Concepts and Applications in 3D Seismic Imaging

(2007 SEG/EAGE Distinguished Instructor Short Course)

by Biondo Biondi

Duration: One day

Seismic images are the basis of crucial exploration, development, and production decisions. Optimal use of these images requires a full understanding of the seismic imaging processes that create them, from data acquisition to the final migration. The primary objective of this course is to provide a broad and intuitive understanding of seismic imaging concepts and methods that enables geoscientists to make the appropriate decisions during acquisition, processing, imaging, and interpretation projects. Another objective is to expose the audience to current trends in imaging research and empower them to adopt new technologies quickly.

Course Outline:
The course is organized in four lectures. The first lecture introduces the fundamental concepts of seismic imaging. The remaining lectures focus on the solutions to three crucial problems encountered in practical application of 3D seismic data: 1) choice of the most effective migration algorithm, 2) estimation of the velocity model, and 3) poor image quality caused by irregular and inadequate data spatial sampling and incomplete subsurface illumination.

  1. Introduction to 3-D seismic imaging
    • Commonly used data-acquisition geometries and their impact on imaging
    • Seismic imaging as a data focusing process and Kirchhoff migration methods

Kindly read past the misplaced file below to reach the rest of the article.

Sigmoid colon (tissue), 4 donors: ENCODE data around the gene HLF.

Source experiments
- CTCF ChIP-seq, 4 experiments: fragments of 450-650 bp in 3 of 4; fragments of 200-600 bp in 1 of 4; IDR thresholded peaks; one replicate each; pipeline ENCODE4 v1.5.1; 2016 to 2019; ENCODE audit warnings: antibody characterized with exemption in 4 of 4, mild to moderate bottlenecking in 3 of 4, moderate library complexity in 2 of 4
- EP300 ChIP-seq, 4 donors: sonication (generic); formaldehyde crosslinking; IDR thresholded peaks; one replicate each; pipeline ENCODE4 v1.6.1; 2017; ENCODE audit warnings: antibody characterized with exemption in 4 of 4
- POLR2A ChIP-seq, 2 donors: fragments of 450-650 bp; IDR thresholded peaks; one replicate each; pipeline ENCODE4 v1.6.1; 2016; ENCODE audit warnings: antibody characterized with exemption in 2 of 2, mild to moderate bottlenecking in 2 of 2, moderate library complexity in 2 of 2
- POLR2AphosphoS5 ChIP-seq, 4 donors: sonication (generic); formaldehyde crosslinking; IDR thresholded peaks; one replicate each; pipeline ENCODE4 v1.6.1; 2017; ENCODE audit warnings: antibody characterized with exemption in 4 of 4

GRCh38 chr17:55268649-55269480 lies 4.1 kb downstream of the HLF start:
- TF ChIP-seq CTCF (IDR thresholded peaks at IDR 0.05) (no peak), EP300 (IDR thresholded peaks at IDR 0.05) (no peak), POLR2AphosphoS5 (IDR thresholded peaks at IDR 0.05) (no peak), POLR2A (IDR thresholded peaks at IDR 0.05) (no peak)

• Partial prestack migration and other approximations to full prestack migration
    • Principles of wavefield-continuation equation migration
    • The relationship between seismic velocity and migration
  2. A user's guide to the migration toolbox
    • Time vs. depth migration
    • Kirchhoff depth migration
    • Depth migration by wavefield-continuation
    • Anisotropic migration
    • Current trends in depth migration (beam, plane-wave, and reverse-time migration)
  3. The never-ending quest for the perfect velocity model
    • Basic methods for velocity estimation (velocity spectra, Dix equation)
    • Velocity estimation and complex structure
    • Principles of reflection traveltime tomography
    • Migration Velocity Analysis (MVA)
    • Introducing geological knowledge in the MVA process
    • Current trends in MVA (velocity scans, residual migration, wave-equation MVA)
  4. Imaging, aliasing, and incomplete subsurface illumination
    • Spatial aliasing and imaging artifacts caused by inadequate spatial sampling
    • Avoiding aliasing in Kirchhoff migration and continuation migration
    • Imaging artifacts caused by irregular data geometry and incomplete illumination
    • Illumination maps: how to use and not abuse them
    • Application of approximate regularized inversion to imaging enhancements
      • Data-domain methods (data geometry regularization)
      • Model-domain methods (imaging by least-squares migration)

Instructor Biography:
Biondo Biondi